Marks & Spencer Group Plc (MKS) Chief Executive Officer Marc Bolland may have only a year to prove he can revive Britain’s biggest clothing retailer after reporting a sixth straight quarterly drop in non-food sales.
Investor patience is likely to wear thin if the London- based company hasn’t shown any evidence of a revenue revival by the end of the next autumn and winter clothing season, according to Kate Calvert, an analyst at Seymour Pierce in London.
“He has a very tall order to try and sort out womenswear in particular,” said Calvert, who has a hold recommendation.
Bolland, 52, said yesterday that the performance of the company’s general merchandise unit, whose fashions have failed to win shoppers, was “not yet satisfactory” almost three years after he took the helm. Marks & Spencer shares fell as much as 5.2 percent to 351.6 pence in London today, taking them below the 366.5 pence at which they traded when Bolland started.
Marks & Spencer clothing is “frumpy, boring and expensive for what it is,” according to Louise Cooper, an analyst at CooperCity in London. “As a 42-year-old mother, I imagine I am their target customer, but they haven’t dressed me in years.”
Bolland is placing his faith in a new U.K. management team, led by former food chief John Dixon. Dixon replaced Kate Bostock as head of the general merchandise unit in October, while former Debenhams Plc CEO Belinda Earl was brought in as style director.
The products the new team have influenced won’t start to be seen in stores until July because of the length of design, supply and ordering times, the CEO has said.
“He bought himself time” with the management reshuffle and new hires, said Calvert. Still, the analyst said investors aren’t “going to be that patient beyond autumn/winter.”
Bolland opted out of the discount-driven market and offered fewer promotions over Christmas, protecting margins though weighing on sales. The strategy won support from some investors.
“They’ve taken a stance not to chase sales at the expense of profitability and we would support not just pursuing top line growth at all costs,” said Richard Marwood, a senior fund manager at Axa Investment Management in London, which is Marks & Spencer’s fourth-biggest shareholder. Still, Bolland’s performance “has not been fantastic,” Marwood said.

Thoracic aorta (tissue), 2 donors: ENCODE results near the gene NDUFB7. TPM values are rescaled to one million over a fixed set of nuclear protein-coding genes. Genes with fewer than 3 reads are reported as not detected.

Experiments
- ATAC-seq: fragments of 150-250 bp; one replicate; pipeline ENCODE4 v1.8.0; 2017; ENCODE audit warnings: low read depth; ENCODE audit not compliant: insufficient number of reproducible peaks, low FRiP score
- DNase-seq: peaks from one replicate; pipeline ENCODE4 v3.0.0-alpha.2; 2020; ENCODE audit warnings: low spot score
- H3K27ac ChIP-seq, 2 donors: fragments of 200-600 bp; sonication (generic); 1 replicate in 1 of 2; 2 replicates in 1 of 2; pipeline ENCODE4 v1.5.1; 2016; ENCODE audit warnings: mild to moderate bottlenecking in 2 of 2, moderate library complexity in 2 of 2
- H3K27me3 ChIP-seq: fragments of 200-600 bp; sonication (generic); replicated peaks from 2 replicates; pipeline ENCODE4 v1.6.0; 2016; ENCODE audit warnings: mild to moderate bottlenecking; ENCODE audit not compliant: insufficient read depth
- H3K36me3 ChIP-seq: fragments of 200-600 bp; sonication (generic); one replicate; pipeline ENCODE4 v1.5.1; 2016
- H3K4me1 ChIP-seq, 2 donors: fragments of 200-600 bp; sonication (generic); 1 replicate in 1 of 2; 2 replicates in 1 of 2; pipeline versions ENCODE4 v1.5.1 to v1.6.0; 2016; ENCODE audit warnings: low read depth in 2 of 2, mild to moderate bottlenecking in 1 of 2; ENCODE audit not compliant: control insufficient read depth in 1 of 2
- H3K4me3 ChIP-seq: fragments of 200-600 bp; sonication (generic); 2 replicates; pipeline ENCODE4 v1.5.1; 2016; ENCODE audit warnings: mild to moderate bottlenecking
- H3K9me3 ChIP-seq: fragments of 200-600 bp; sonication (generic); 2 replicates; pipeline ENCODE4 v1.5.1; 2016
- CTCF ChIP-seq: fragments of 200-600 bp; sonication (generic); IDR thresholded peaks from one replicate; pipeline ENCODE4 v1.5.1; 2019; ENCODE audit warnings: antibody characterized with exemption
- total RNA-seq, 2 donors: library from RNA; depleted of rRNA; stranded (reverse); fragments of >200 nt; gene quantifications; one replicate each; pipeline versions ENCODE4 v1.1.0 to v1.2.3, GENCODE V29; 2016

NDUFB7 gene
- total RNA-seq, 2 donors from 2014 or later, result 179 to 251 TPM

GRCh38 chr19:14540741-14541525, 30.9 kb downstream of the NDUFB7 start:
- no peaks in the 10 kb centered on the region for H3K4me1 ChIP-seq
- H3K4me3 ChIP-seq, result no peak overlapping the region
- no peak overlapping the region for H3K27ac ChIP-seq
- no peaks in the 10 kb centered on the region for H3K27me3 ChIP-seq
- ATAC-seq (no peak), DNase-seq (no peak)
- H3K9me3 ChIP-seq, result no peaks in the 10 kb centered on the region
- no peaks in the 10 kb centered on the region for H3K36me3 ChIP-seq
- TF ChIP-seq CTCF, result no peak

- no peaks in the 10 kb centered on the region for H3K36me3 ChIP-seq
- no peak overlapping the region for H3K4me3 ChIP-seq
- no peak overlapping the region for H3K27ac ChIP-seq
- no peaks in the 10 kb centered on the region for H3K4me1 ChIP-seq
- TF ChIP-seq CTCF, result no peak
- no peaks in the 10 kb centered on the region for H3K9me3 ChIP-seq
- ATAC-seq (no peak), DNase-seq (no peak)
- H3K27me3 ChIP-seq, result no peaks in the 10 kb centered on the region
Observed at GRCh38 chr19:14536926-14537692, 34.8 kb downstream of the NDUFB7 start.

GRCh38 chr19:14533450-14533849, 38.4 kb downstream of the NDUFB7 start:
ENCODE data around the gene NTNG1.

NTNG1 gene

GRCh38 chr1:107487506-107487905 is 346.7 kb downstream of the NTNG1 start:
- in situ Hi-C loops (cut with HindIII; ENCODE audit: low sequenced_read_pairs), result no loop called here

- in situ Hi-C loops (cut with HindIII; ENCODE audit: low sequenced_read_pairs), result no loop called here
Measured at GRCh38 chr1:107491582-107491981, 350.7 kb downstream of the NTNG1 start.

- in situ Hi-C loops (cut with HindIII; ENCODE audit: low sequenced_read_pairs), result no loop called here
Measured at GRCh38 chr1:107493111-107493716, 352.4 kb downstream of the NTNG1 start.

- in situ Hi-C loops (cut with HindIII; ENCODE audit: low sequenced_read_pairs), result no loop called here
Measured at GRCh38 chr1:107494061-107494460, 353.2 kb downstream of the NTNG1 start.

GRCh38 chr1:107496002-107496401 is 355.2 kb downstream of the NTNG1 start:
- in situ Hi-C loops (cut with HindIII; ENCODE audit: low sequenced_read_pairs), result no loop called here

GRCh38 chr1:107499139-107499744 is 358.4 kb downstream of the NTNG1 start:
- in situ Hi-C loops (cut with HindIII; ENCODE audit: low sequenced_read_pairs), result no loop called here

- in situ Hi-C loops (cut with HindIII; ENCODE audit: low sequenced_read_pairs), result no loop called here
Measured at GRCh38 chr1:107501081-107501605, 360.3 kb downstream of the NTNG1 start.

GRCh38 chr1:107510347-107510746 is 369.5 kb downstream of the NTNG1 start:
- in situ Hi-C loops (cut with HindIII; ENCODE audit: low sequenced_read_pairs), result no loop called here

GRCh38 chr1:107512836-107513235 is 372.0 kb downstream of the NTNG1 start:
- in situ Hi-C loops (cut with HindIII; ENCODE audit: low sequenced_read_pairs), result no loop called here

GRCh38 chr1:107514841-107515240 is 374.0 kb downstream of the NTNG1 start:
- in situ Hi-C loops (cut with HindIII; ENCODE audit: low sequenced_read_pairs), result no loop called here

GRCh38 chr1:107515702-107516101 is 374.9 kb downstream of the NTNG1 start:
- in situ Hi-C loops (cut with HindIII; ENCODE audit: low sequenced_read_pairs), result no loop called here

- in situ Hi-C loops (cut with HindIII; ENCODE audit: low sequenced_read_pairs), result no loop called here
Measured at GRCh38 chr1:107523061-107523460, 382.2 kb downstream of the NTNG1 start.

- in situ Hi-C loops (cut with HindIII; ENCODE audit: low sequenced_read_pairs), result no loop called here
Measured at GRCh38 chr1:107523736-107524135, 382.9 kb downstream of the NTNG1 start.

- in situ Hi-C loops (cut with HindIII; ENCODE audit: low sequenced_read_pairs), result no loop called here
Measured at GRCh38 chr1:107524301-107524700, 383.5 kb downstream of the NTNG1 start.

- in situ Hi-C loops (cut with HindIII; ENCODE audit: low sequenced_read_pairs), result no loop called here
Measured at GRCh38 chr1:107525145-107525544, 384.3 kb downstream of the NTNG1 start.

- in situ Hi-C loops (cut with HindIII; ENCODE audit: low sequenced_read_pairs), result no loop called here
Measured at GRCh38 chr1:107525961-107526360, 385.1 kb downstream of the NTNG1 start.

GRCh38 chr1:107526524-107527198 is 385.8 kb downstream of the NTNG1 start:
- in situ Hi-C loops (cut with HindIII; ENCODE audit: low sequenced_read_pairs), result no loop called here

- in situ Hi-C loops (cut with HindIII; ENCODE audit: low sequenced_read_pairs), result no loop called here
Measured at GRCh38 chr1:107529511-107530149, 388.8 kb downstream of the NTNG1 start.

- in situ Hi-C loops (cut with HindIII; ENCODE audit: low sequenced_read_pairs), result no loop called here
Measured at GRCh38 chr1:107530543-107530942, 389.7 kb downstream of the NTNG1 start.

The CEO said promotional sales in the Christmas quarter were down 7 percent compared with a year earlier.
“What the new team has done is manage it very appropriately to protect our margin,” though the product was bought six-to-nine months ago, before they started, he said.
Growing clothing sales will be key to a longer-term recovery at the retailer, which faces increasing competition in its main market for women over the age of 40.
“Clothing is never an easy thing to find a magic bullet on and they are still some way off finding that,” said Tim Green, who holds Marks & Spencer stock as part of the more than 26 billion pounds ($42 billion) he helps manage at Brewin Dolphin in London. “I think there is a feeling that strength of expertise at the top is not sufficient. There is an anxiety that John Dixon simply doesn’t have clothing credentials to cut it against some very seasoned competitors.”
Marks & Spencer products are “buried in a sea of merchandise” making customers do the work to find what they want, while the clothing is not seen “as a must have,” said Neil Saunders, managing director of research company Conlumino.
The CEO should focus on fixing the domestic clothes offer ahead of expanding the retailer’s overseas unit, said Green.
Bolland’s turnaround plan includes focusing on turning Marks & Spencer into an international, multichannel retailer. He plans to add 100 overseas outlets a year at the company, which CVC Capital Partners Ltd. explored taking private last year, according to people close to the matter.
“I do think there’s an issue about pushing multi- national,” Green said. “It does test credulity since they need to get the U.K. right before they worry about international.”
Espirito Santo analyst Caroline Gulliver today cut her recommendation on Marks & Spencer to sell from neutral, citing “a high execution risk” of the changes being made.
The biggest test of Bolland’s strategy will be the success of the new clothing ranges, said Maureen Hinton, an analyst at Verdict Research in London.
“The proof is going to be when his management team actually delivers new product in the summer and that’s going to be critical for Bolland’s survival,” Hinton said.
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